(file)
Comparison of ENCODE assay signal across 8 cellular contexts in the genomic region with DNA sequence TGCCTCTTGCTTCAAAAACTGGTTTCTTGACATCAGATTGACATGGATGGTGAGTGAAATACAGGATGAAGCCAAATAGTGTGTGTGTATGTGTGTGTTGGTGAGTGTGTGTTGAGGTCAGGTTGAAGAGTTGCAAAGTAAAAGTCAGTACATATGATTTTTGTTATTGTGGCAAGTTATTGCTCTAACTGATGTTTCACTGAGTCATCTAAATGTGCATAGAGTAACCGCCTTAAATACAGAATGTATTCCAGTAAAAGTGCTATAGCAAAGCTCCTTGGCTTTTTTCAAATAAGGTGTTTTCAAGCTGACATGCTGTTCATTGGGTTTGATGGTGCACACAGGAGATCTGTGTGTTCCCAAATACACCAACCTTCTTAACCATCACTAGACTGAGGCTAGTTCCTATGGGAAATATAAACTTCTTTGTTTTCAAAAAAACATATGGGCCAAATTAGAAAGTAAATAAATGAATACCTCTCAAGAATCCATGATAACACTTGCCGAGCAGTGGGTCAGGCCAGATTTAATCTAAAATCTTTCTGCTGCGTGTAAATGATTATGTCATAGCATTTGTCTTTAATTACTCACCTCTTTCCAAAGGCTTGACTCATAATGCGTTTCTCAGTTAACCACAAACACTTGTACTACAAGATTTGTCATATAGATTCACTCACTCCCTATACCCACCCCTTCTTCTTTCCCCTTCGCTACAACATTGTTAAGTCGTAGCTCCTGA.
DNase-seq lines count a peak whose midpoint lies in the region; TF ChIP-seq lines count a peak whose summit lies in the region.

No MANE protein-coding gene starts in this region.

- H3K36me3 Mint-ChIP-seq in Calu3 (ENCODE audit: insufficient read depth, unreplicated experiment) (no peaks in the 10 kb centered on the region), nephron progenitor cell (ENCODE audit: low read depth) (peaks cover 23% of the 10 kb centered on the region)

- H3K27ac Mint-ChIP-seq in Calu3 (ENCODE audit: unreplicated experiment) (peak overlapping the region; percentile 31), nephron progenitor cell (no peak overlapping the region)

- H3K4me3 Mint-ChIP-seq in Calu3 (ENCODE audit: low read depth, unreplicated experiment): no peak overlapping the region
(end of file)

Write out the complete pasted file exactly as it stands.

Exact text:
Comparison of ENCODE assay signal across 8 cellular contexts in the genomic region with DNA sequence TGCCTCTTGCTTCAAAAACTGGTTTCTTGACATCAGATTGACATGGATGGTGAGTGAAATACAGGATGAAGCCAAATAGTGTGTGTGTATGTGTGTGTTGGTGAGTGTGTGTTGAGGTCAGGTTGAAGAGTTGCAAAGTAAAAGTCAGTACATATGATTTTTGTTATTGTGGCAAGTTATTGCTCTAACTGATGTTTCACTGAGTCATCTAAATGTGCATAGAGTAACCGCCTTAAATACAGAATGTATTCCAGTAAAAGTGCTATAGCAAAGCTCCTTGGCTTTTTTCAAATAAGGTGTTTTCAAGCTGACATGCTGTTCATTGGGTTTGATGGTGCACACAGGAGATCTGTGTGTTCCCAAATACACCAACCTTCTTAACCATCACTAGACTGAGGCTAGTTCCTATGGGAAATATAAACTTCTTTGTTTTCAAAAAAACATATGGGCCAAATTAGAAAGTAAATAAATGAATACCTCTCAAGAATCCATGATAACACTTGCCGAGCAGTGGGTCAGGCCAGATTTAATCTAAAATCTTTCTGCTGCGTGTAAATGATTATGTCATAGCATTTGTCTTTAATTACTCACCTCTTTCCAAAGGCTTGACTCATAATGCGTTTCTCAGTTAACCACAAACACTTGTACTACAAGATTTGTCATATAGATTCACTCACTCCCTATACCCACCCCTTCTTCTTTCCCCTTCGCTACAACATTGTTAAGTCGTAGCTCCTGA.
DNase-seq lines count a peak whose midpoint lies in the region; TF ChIP-seq lines count a peak whose summit lies in the region.

No MANE protein-coding gene starts in this region.

- H3K36me3 Mint-ChIP-seq in Calu3 (ENCODE audit: insufficient read depth, unreplicated experiment) (no peaks in the 10 kb centered on the region), nephron progenitor cell (ENCODE audit: low read depth) (peaks cover 23% of the 10 kb centered on the region)

- H3K27ac Mint-ChIP-seq in Calu3 (ENCODE audit: unreplicated experiment) (peak overlapping the region; percentile 31), nephron progenitor cell (no peak overlapping the region)

- H3K4me3 Mint-ChIP-seq in Calu3 (ENCODE audit: low read depth, unreplicated experiment): no peak overlapping the region